US senator urges decentralised Iraq

A prominent US senator proposed on Monday that Iraq be divided into three regions - Kurdish, Shia and Sunni - with a central government in Baghdad.

    Biden wants more autonomy for Iraq's regions (file)

    In an op-ed essay in Monday's edition of The New York Times, Joseph Biden, the senior Democrat on the Senate Foreign Relations Committee, wrote that the idea "is to maintain a united Iraq by decentralising it, giving each ethno-religious group ... room to run its own affairs, while leaving the central government in charge of common interests."

    The new Iraqi constitution allows for establishment of self-governing regions. But that was one of the reasons the Sunnis opposed the constitution and why they demanded and won an agreement to review it this year.

    Biden and co-writer Leslie H. Gelb, former president of the Council on Foreign Relations, acknowledged the opposition and said the Sunnis "have to be given money to make their oil-poor region viable. The Constitution must be amended to guarantee Sunni areas 20 percent (approximately their proportion of the population) of all revenues."

    Biden and Gelb also wrote that the president, George Bush, "must direct the military to design a plan for withdrawing and redeploying our troops from Iraq by 2008 (while providing for a small but effective residual force to combat terrorists and keep the neighbors honest)."


    The White House on Sunday defended its prewar planning against criticism from an unlikely source - Colin Powell, a former secretary of state.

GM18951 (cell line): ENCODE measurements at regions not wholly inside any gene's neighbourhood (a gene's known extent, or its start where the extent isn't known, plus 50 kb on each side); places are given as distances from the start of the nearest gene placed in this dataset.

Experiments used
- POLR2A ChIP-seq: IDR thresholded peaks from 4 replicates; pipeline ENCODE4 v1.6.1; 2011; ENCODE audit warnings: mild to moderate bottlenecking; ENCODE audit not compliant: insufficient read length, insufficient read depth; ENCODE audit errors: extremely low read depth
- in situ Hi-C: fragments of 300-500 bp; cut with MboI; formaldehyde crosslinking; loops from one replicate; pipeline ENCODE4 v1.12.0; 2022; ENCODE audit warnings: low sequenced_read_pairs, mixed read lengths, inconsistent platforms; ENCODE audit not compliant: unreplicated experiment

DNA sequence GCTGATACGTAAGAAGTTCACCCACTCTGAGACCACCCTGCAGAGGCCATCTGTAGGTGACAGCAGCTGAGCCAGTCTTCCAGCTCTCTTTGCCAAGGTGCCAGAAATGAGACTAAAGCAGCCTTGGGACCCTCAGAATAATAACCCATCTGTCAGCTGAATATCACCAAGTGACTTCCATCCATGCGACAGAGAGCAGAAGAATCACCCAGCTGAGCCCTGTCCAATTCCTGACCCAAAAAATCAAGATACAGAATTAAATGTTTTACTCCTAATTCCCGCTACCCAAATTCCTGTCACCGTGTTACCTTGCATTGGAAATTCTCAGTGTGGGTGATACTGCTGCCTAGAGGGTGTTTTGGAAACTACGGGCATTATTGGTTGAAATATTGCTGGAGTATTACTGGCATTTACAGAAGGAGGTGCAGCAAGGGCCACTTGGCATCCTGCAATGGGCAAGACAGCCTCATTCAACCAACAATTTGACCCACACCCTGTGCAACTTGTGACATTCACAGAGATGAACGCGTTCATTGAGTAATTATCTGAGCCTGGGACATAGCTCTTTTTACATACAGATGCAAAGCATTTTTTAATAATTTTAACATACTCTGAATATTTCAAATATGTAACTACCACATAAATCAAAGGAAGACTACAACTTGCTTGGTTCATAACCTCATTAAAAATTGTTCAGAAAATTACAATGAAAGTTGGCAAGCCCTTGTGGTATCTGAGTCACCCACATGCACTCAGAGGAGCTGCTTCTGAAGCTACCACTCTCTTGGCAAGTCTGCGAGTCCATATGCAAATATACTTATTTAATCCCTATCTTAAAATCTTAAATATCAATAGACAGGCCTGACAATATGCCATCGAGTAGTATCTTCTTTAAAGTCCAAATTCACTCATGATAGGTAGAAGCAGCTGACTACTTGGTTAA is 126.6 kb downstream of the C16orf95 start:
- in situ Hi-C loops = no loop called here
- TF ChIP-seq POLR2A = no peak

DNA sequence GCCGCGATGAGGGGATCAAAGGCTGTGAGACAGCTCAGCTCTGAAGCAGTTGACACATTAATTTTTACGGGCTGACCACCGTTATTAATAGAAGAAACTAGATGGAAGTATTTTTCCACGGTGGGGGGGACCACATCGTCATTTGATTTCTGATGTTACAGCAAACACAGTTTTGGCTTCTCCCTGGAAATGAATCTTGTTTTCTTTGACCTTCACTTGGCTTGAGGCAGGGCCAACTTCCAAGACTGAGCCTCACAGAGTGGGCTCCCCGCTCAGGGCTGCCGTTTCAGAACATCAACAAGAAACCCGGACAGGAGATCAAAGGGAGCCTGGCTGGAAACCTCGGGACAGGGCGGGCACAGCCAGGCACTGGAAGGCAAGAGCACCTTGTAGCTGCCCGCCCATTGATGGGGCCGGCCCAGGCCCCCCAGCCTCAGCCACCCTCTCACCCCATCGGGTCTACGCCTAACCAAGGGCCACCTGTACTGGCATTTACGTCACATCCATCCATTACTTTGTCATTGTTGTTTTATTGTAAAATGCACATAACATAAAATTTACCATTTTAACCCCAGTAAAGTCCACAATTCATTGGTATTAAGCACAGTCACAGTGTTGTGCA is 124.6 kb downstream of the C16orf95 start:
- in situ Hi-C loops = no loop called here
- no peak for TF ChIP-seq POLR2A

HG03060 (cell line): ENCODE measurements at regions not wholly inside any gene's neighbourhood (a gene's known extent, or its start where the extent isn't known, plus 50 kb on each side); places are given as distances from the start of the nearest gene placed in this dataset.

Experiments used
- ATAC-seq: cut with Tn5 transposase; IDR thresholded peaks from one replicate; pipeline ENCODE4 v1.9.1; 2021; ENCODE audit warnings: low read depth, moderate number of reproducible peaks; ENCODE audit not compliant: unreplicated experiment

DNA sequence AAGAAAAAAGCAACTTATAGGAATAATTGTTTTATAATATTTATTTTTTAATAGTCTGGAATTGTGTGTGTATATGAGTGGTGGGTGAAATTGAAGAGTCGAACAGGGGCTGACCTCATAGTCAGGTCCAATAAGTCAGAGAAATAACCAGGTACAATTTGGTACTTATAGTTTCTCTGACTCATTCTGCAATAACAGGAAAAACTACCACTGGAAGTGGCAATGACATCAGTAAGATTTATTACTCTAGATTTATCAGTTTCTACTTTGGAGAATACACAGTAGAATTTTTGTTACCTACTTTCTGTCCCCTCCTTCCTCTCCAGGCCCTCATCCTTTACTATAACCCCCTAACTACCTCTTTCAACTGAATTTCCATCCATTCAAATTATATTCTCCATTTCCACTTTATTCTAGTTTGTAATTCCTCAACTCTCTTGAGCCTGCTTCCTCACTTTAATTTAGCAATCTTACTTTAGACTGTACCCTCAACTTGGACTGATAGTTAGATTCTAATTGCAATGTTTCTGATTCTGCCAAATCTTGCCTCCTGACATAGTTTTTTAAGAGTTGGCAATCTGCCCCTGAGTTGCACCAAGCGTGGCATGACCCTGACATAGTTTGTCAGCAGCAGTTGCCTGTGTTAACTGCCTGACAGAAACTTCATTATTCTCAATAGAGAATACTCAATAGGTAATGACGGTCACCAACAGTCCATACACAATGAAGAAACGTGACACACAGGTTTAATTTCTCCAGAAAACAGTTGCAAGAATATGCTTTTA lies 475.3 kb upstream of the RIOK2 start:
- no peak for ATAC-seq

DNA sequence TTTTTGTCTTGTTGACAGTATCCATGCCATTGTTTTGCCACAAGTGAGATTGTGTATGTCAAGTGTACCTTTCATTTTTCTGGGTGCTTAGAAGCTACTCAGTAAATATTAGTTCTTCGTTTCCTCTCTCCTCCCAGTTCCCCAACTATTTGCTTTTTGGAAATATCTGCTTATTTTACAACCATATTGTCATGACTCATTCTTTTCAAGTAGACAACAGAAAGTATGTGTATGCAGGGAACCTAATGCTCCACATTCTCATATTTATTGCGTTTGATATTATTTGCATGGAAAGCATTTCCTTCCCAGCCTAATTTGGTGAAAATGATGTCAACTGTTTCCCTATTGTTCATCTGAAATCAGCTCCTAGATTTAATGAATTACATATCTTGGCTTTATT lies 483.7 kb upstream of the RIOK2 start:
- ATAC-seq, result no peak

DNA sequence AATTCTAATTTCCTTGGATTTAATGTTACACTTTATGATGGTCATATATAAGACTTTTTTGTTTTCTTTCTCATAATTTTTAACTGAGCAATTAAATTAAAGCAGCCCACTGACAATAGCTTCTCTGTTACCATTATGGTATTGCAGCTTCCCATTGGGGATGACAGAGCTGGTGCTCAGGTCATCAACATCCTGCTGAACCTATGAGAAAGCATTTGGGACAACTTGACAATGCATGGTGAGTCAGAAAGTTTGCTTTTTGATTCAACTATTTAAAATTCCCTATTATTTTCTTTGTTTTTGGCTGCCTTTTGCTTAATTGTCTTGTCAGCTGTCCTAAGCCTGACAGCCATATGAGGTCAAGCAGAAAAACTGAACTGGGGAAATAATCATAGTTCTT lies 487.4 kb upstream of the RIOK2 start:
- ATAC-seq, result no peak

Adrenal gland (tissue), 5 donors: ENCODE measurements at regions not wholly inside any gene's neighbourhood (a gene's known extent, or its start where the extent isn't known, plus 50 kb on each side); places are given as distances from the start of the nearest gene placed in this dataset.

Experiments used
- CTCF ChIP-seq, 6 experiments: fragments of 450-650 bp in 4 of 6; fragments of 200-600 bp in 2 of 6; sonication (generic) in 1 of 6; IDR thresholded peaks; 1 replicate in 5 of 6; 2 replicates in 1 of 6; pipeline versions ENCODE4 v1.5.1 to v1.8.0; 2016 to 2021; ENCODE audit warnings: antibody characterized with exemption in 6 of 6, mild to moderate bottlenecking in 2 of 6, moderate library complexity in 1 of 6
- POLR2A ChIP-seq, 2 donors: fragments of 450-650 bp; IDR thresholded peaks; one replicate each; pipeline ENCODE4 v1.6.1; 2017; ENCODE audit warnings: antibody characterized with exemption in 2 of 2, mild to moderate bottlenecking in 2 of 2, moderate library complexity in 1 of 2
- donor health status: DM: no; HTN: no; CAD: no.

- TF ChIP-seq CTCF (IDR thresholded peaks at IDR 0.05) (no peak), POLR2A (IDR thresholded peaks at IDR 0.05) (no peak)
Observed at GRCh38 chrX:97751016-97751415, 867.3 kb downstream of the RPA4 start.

In an interview broadcast on Sunday in London, Powell revisited the question of whether the US had a large enough force to oust Saddam Hussein and then secure the peace.

    Powell said he advised now-retired General Tommy Franks, who developed and executed the 2003 Iraq invasion plan, and Defense Secretary Donald Rumsfeld "before the president that I was not sure we had enough troops. The case was made, it was listened to, it was considered. ... A judgment was made by those responsible that the troop strength was adequate."

    Condoleezza Rice, the current secretary of state who was Bush's national security adviser at the time of the invasion, responded, "I don't remember specifically what Secretary Powell may be referring to, but I'm quite certain that there were lots of discussions about how best to fulfill the mission that we went into Iraq.

    "And I have no doubt that all of this was taken into consideration. But that when it came down to it, the president listens to his military advisers who were to execute the plan," she told CNN's "Late Edition."

    Bush strategy

    In their essay on Monday, Biden and Gelb wrote: "It is increasingly clear that President Bush does not have a strategy for victory in Iraq. Rather, he hopes to prevent defeat and pass the problem along to his successor."

    Powell was chairman of the Joint Chiefs of Staff during the 1991 Gulf War and is known for his belief in deploying decisive force with a clear exit strategy in any conflict.

    "The president's military advisers felt that the size of the force was adequate; they may still feel that years later. Some of us don't. I don't," Powell said. "In my perspective, I would have preferred more troops, but you know, this conflict is not over."

    "At the time, the president was listening to those who were supposed to be providing him with military advice," Powell said. "They were anticipating a different kind of immediate aftermath of the fall of Baghdad; it turned out to be not exactly as they had anticipated."

    SOURCE: Agencies


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